In the summer of 1969, Van Houten and other members of the Manson family began their quest to start a civilization-ending war between the races — known as Helter Skelter— by committing atrocious, high-profile murders to incite retaliatory violence. Van Houten played a vital part in the LaBianca murders, one of the most notorious of the Manson Family crimes. She chose to enter the LaBianca home, brutally stabbed Mrs. LaBianca numerous times, and then helped clean up the scene and dispose of evidence. The devastation and loss experienced by the LaBianca family and all the victims’ families continues today.
The murders alone are not the only evidence that Van Houten remains unsuitable for parole. She has long downplayed her role in these murders and in the Manson Family, and her minimization of her role continues today. At her 2017 parole hearing, Van Houten claimed full responsibility for her crimes. However, she still shifted blame for her own actions onto Manson to some extent, saying, “I take responsibility for the entire crime. I take responsibility going back to Manson being able to do what he did to all of us. I allowed it.” She later stated, “I accept responsibility that I allowed [Manson] to conduct my life in that way.”
Van Houten’s statements show that she still has not come to terms with her central role in these murders and in the Manson Family. Van Houten told the 2016 psychologist that when asked to join Charles Manson’s “utopia” at the Spahn Ranch, she “bit into it, hook, line and sinker.” By her own account, she idolized Manson and wanted to please him. At her 2017 hearing, VanHouten explained that she “desperately wanted to be what [Manson] envisioned us being.” She admitted that following the Tate murders, she wanted to participate in the LaBianca murders because she “wanted to go and commit to the cause, too.” Van Houten told the Board she committed the crimes in order to “prove my dedication to the revolution and what I knew would need to be done to, um, have proved myself to Manson.”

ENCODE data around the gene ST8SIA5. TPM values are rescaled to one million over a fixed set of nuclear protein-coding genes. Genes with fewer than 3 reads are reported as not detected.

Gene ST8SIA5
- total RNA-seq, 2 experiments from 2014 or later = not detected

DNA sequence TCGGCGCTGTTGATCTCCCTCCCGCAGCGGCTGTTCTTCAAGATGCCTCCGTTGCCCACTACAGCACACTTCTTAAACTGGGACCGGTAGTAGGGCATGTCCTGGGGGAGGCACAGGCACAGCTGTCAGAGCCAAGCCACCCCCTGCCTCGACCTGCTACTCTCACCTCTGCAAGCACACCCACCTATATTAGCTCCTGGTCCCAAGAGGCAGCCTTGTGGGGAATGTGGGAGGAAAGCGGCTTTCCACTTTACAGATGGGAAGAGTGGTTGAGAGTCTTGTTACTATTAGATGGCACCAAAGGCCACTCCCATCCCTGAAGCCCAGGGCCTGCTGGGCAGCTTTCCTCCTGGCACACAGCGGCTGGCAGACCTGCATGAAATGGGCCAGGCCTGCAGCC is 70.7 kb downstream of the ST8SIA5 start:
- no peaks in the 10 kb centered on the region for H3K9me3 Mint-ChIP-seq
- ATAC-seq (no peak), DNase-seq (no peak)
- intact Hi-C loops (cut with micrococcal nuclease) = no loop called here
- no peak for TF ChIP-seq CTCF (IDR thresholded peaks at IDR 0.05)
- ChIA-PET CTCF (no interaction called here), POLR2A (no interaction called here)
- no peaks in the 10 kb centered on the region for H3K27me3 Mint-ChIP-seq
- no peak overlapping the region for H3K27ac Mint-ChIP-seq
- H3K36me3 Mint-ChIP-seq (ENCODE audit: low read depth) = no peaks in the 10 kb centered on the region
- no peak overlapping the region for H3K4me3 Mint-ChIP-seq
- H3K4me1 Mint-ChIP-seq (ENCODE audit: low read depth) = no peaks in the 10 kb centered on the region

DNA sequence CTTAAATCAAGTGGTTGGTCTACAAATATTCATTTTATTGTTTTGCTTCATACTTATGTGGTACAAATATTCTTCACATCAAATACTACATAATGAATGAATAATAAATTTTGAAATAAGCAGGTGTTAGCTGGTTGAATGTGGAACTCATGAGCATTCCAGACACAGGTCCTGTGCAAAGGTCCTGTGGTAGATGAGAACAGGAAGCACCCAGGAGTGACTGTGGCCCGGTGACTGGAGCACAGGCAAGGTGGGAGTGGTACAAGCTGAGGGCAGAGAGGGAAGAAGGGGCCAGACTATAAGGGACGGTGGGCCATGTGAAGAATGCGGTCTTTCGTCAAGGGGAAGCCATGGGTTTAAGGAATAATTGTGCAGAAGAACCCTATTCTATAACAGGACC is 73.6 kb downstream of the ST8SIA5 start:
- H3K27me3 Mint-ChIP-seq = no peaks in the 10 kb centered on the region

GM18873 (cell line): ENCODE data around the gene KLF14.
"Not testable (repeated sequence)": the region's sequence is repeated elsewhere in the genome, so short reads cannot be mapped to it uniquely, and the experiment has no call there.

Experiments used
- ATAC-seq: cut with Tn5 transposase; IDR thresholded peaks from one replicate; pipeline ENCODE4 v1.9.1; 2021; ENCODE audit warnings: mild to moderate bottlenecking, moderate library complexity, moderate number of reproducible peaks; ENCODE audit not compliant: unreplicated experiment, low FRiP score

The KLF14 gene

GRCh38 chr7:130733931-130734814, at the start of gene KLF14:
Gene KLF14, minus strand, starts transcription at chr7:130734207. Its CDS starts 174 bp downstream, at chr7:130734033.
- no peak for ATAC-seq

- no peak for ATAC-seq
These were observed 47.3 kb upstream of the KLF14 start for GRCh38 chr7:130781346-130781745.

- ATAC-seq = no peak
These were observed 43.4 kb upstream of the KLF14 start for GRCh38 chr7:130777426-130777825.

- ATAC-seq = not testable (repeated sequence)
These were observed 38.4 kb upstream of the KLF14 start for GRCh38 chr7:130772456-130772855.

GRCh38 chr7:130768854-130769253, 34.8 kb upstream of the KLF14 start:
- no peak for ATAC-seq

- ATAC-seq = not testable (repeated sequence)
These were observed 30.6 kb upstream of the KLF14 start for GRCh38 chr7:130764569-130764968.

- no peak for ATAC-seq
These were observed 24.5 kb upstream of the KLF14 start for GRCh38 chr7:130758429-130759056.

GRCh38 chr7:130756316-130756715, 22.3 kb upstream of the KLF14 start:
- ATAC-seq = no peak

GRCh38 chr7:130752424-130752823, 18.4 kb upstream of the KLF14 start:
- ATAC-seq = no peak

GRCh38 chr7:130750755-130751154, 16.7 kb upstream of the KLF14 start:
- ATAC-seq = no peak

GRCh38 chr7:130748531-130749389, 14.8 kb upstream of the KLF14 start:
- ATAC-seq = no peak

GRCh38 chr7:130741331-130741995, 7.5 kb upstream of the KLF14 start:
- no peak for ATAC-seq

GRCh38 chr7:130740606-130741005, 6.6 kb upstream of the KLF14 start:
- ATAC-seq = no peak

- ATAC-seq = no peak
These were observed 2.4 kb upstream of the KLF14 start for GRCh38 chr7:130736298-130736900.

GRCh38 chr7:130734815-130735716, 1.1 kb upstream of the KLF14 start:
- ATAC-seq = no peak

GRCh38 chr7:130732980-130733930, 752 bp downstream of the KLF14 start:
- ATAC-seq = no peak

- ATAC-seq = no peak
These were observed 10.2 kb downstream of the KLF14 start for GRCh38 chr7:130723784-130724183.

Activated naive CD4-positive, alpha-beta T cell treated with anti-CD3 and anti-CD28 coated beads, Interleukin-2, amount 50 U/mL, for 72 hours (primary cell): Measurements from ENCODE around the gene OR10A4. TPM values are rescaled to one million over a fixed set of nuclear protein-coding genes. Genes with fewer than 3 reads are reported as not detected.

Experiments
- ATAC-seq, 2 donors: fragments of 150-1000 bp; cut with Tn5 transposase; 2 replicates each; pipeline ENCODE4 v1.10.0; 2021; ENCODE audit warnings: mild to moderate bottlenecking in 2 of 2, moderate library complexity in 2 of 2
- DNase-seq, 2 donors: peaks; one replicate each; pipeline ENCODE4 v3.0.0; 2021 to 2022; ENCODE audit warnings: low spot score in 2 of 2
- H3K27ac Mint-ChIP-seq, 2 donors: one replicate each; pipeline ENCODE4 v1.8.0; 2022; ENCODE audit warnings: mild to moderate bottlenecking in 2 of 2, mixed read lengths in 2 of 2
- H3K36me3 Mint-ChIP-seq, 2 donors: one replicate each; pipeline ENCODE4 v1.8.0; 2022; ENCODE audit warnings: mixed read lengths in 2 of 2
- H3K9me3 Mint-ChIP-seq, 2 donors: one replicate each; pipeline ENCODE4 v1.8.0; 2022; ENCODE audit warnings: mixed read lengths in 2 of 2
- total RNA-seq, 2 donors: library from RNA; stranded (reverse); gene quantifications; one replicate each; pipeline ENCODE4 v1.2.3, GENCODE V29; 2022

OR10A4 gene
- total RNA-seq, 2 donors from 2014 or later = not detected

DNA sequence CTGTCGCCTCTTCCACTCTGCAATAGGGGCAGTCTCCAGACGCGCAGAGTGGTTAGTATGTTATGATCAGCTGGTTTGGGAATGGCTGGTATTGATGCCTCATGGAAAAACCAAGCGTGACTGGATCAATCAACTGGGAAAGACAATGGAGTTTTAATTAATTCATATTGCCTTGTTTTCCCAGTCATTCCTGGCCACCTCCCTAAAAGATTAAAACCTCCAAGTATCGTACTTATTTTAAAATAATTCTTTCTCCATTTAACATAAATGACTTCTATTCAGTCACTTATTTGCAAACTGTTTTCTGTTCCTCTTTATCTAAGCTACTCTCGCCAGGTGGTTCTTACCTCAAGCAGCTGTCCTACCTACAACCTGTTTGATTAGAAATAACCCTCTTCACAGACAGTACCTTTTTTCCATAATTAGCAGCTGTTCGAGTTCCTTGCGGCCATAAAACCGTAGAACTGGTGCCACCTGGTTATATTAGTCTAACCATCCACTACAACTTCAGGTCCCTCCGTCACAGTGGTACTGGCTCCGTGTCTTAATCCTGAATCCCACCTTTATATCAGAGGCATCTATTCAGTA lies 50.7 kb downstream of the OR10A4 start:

As the Los Angeles Superior Court found last year, Van Houten’s recent statements, “specifically her inability to discuss her role in the Manson Family and LaBianca murders without imputing some responsibility to her drug use and her danger of falling prey to the influence of other people because of her dependent personality,” have demonstrated a lack of insight into her crimes. “[She] was not violent before she met Manson, but upon meeting such a manipulative individual she chose to participate in the cold-blooded murder of multiple innocent victims.” The court continued, “While it is unlikely [Van Houten] could ever find another Manson-like figure if released, her susceptibility to dependence and her inability to fully recognize why she willingly participated in her life crime provides a nexus between the commitment offense and her current mental state, demonstrating she poses a danger to society if released on parole.”